|Snyder signs bills to update workers' comp, unemployment insurance systems
|Monday, Dec. 19, 2011
LANSING, Mich. - Gov. Rick Snyder today signed legislation strengthening the state's Unemployment Insurance program and updating workers' compensation laws.
"These bills are critical to our reinvention of Michigan," Snyder said. "Modernizing our unemployment insurance and workers' compensation systems will ensure their solvency and integrity."
House Bill 5002, sponsored by state Rep. Brad Jacobsen, continues the state's mission to protect workers who are injured on the job, while ensuring that the workers' compensation system remains viable. H.B. 5002 is now P.A. 266 of 2011.
The bill promotes certainty to workers and employers by codifying years of Supreme Court and Court of Appeals decisions. Under the bill, a person receiving workers' compensation benefits must take a job that is within his or her skill set, and that they can physically perform, if it is available to them. If not, the person risks losing the compensation benefits.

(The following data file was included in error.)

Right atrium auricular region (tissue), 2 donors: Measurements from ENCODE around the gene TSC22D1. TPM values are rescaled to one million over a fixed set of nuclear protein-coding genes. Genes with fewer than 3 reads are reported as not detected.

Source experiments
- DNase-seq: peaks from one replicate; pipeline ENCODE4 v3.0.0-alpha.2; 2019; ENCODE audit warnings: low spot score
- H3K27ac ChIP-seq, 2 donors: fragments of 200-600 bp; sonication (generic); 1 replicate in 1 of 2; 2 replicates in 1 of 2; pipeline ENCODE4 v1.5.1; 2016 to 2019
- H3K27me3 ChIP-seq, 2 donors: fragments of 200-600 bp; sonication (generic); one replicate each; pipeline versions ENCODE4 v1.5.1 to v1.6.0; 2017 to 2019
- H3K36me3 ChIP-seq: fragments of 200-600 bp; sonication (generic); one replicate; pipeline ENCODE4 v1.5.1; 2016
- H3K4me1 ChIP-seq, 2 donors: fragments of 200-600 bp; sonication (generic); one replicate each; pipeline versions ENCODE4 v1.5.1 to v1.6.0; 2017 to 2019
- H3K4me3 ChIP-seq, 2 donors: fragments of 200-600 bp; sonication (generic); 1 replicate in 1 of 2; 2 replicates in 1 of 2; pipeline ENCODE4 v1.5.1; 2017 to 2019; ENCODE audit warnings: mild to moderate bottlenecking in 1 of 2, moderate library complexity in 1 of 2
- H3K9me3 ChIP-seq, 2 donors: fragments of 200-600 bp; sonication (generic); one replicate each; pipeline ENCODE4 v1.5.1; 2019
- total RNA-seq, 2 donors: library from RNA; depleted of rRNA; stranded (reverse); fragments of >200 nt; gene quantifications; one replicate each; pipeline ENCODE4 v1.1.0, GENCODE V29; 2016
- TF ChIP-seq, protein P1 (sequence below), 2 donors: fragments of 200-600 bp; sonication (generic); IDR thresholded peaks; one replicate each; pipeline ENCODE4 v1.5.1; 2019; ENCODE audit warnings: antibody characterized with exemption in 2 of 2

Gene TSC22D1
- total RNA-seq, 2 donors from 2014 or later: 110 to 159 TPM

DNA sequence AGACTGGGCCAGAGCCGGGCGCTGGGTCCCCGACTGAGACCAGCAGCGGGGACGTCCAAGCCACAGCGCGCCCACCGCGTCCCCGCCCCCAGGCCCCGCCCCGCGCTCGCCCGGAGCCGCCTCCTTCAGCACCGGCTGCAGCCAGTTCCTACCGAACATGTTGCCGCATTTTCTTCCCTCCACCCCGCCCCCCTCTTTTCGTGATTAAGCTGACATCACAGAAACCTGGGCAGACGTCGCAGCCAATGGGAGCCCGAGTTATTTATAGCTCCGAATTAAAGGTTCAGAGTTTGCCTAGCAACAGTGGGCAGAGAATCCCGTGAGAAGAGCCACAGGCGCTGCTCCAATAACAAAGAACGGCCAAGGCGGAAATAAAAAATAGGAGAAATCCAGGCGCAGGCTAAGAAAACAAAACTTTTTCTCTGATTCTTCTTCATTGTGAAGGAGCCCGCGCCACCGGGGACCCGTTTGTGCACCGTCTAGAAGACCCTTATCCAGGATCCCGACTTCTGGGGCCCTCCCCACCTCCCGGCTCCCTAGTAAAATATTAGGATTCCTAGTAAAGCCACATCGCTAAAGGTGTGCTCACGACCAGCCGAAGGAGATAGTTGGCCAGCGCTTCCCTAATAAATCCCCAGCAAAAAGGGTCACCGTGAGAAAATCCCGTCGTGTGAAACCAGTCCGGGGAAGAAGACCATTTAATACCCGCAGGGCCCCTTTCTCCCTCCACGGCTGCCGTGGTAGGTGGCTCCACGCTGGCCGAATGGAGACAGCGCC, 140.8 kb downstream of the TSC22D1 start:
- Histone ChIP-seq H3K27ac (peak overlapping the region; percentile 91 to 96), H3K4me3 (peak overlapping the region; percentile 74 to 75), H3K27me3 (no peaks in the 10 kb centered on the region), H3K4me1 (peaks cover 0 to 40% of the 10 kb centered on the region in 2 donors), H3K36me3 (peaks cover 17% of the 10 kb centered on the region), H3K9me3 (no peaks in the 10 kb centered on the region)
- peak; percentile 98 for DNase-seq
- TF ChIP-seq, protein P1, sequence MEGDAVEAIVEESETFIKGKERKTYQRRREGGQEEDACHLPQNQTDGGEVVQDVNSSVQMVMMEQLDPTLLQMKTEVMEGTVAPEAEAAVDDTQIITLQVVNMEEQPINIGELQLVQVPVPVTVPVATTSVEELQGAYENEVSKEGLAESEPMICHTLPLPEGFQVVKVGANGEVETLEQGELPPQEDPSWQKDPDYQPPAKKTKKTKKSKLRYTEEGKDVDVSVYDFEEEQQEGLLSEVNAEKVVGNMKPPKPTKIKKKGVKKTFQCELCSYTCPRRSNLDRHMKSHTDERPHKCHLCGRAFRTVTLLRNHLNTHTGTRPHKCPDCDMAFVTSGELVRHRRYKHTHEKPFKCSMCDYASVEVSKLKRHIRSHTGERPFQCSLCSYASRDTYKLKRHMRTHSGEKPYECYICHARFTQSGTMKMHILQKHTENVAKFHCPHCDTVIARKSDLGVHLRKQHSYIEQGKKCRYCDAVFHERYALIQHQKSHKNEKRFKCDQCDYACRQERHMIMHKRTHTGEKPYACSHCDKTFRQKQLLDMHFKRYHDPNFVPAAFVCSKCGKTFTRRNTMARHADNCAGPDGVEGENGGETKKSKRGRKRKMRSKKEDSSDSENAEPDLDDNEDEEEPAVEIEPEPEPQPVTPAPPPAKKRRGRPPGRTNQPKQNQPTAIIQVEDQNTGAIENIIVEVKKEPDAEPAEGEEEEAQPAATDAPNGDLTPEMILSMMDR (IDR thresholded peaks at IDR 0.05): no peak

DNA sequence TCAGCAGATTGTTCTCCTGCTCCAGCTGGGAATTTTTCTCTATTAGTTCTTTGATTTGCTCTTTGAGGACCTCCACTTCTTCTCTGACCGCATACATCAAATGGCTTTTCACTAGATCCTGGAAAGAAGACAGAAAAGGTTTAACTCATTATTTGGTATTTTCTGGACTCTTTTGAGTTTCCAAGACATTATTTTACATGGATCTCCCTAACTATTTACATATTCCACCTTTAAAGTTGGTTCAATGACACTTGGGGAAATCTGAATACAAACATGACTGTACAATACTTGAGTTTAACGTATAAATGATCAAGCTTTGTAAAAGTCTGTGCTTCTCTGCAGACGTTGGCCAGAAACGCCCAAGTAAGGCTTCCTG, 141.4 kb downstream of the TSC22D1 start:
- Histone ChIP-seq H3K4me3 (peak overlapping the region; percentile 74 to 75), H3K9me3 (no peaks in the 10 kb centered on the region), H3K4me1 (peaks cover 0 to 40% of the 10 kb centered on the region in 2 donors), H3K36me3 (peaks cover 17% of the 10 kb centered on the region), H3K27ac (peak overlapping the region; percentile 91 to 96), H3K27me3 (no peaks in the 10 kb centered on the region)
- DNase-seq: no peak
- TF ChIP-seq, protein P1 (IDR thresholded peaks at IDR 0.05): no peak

"The system's goal must be to help injured workers get back on the job as soon as possible while making sure the benefits they deserve during recovery are paid fully and promptly," Snyder said. "These changes to this 100-year-old act will help ensure that the promise of compensation for injured employees is around for the next century."
The legislation supports the Workers' Compensation Agency's goal of gaining efficiencies through electronic filing and results in a savings of over $400,000 through reorganization of the mediation system for contested workers' compensation issues. Benefits held up by contested cases will move more quickly. Legal costs also will be reduced as the bill allows settlements to be entered without an additional hearing before a magistrate.
Issues such as fraudulent claims by employees or the failure of employers to secure coverage increase the cost of workers' compensation. H.B. 5002 requires the agency to report to the Legislature on measures taken to address such issues.